Mayoralty candidates voice opinions

WINCHESTER – Senior staff from the village’s Parmalat plant bore the brunt of public backlash during a town hall meeting last week, and it’s clear the complaints involving the plant will be a municipal election issue this fall.

Locked in a mayor’s race for North Dundas’ crown, both Tony Fraser and Gerry Boyce were in attendance at Thurs., July 5’s session.

It’s a particularly sensitive subject for the pair, as Fraser has been a Parmalat employee since 1989 and Boyce was a 21-year staffer of the then Ault Foods factory, which Parmalat purchased in 1997. (Boyce held a management position before being laid off during a restructuring process in 1995.)

Of the meeting, each mayoral candidate was enthused by the candidness shown by company officials.

Both running for mayor in the Township of North Dundas, and both with a connection to Winchester’s Parmalat plant – Tony Fraser (left) and Gerry Boyce.

“I thought the meeting went well… Maybe it was a little late coming, probably should have been held a while ago. Not so much because of the people concerned, but even last year people were concerned… There should have been some openness last year, or when plans were being made,” Fraser said. “Perhaps it would have eased the concerns a little bit… The company would have done themselves a service if they were more open [sooner].”

Added Boyce: “I was quite impressed, and I felt good when it was over. I was worried it might get out of hand, but I’m glad to see it didn’t and glad to see this meeting as a first step. The company admitted wrong, and [plant manager] Bruce [Shurtleff] owned the problems.”

Dust stirred up by vehicles travelling throughout the plant’s grounds, as well as the increase in transport truck traffic and the pungent smell emanating from Parmalat’s wastewater treatment site have been hot topics in recent years.

There are some who believe Fraser has put himself in a complicated position by vying for the mayor’s chair and remaining a longtime employee of the factory.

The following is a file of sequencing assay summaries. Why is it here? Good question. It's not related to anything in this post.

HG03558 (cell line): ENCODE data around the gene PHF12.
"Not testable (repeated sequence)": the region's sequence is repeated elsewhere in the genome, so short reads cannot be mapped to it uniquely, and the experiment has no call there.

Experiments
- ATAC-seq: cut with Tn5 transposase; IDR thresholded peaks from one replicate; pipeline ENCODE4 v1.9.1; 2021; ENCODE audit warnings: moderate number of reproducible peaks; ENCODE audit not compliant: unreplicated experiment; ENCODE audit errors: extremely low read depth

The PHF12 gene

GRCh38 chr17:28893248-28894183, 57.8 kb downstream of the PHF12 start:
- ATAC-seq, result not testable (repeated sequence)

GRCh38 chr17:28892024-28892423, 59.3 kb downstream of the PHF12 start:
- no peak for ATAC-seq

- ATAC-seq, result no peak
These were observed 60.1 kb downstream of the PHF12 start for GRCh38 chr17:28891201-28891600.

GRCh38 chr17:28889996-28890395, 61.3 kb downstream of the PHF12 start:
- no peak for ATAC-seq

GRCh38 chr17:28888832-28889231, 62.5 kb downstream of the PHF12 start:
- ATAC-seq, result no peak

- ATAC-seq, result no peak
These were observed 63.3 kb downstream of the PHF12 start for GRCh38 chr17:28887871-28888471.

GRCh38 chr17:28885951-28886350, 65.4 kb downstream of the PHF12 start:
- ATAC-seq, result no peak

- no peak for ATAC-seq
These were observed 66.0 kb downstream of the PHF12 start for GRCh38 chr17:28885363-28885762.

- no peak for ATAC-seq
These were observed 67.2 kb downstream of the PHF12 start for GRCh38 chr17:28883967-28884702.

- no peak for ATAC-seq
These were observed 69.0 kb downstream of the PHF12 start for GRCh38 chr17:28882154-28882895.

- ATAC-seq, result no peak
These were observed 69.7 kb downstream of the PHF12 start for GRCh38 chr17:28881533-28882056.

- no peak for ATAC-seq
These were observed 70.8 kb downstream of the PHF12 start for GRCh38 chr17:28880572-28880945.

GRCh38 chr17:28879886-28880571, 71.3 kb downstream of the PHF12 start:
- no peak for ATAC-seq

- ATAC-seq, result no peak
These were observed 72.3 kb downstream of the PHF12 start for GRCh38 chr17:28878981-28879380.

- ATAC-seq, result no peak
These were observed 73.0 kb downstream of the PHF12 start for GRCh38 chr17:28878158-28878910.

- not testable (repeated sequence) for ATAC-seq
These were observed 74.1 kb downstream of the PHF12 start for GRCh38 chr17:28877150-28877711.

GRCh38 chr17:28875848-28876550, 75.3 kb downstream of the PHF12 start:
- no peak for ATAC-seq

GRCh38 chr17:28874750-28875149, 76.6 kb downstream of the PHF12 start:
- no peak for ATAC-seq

He sees it differently.

“As an employee of the plant, and if elected mayor, I think I’m in a better position because I’m a known quantity to the company,” Fraser said. “They know I’ve been a straight forward, honest and dependable employee, and that affords me some extra credit in discussions. They are speaking to a person they know, and there is some level of comfort there. I don’t find it difficult to separate myself as an employee, a town resident or a municipal councillor… No one tiptoes around me at work, I am an employee, and I have vested interest in being one and in being on council.”

Boyce, meanwhile, said he is “optimistic” changes are coming to correct issues that have been around since his tenure at Ault’s, with smell from the lagoons being a reason he and his family didn’t settle in Winchester at the time.

“I believe we need to continue with the communication that’s going on now, and keep those lines between the township and Parmalat open,” he said. “I don’t want to say I’ll bully them or hold their feet to the fire if I’m elected mayor, that’s not how I operate, but I won’t look away from it either. We’ve all got to keep an eye on them.”